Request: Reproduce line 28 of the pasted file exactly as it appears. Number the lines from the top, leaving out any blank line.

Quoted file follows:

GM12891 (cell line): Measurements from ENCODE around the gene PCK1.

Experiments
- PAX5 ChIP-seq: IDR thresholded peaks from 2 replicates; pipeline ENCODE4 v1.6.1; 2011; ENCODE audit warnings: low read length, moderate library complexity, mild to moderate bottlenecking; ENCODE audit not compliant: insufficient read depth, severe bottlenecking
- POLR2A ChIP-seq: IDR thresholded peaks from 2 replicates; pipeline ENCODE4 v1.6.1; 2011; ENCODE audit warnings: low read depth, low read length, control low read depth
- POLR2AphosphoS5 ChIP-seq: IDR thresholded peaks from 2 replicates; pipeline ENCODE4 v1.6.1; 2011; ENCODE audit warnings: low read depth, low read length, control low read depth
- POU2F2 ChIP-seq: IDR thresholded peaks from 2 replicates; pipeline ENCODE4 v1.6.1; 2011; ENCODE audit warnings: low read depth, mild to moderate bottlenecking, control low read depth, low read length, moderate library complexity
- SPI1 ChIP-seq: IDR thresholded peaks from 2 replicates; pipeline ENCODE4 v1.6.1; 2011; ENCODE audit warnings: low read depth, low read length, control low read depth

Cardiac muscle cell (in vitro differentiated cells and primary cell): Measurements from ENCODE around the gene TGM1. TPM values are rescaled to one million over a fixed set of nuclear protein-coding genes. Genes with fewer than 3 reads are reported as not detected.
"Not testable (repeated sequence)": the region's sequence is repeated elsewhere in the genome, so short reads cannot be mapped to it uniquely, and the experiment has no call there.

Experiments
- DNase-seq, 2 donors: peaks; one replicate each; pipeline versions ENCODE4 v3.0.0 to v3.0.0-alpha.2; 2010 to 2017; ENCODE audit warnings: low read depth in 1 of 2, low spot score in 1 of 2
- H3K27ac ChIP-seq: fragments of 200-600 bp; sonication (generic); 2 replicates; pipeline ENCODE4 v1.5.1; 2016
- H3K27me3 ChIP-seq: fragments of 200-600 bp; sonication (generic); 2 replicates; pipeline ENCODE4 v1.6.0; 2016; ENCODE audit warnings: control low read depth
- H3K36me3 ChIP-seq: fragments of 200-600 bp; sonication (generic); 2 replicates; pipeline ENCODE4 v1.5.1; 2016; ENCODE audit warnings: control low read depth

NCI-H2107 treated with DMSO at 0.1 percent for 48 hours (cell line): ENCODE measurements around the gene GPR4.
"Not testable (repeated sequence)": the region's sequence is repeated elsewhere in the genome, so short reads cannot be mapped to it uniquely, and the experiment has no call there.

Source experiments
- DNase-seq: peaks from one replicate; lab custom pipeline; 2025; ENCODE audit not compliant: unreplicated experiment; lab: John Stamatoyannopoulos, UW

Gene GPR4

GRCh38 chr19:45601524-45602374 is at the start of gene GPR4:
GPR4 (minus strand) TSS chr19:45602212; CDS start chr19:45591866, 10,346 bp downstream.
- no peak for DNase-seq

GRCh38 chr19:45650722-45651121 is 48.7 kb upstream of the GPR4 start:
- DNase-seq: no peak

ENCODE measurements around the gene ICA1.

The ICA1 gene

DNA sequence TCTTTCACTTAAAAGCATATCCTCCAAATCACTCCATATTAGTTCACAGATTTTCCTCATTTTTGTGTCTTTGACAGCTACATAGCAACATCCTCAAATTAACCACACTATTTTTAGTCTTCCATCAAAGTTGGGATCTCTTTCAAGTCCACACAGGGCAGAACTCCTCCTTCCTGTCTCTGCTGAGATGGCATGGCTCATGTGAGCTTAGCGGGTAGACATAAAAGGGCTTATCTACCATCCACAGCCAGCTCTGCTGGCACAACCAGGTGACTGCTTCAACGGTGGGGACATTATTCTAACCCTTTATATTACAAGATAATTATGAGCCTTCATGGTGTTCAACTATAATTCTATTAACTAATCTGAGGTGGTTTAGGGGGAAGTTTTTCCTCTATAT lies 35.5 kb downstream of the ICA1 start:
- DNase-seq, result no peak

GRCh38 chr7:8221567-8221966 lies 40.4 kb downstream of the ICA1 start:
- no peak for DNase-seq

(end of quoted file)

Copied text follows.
- DNase-seq, result no peak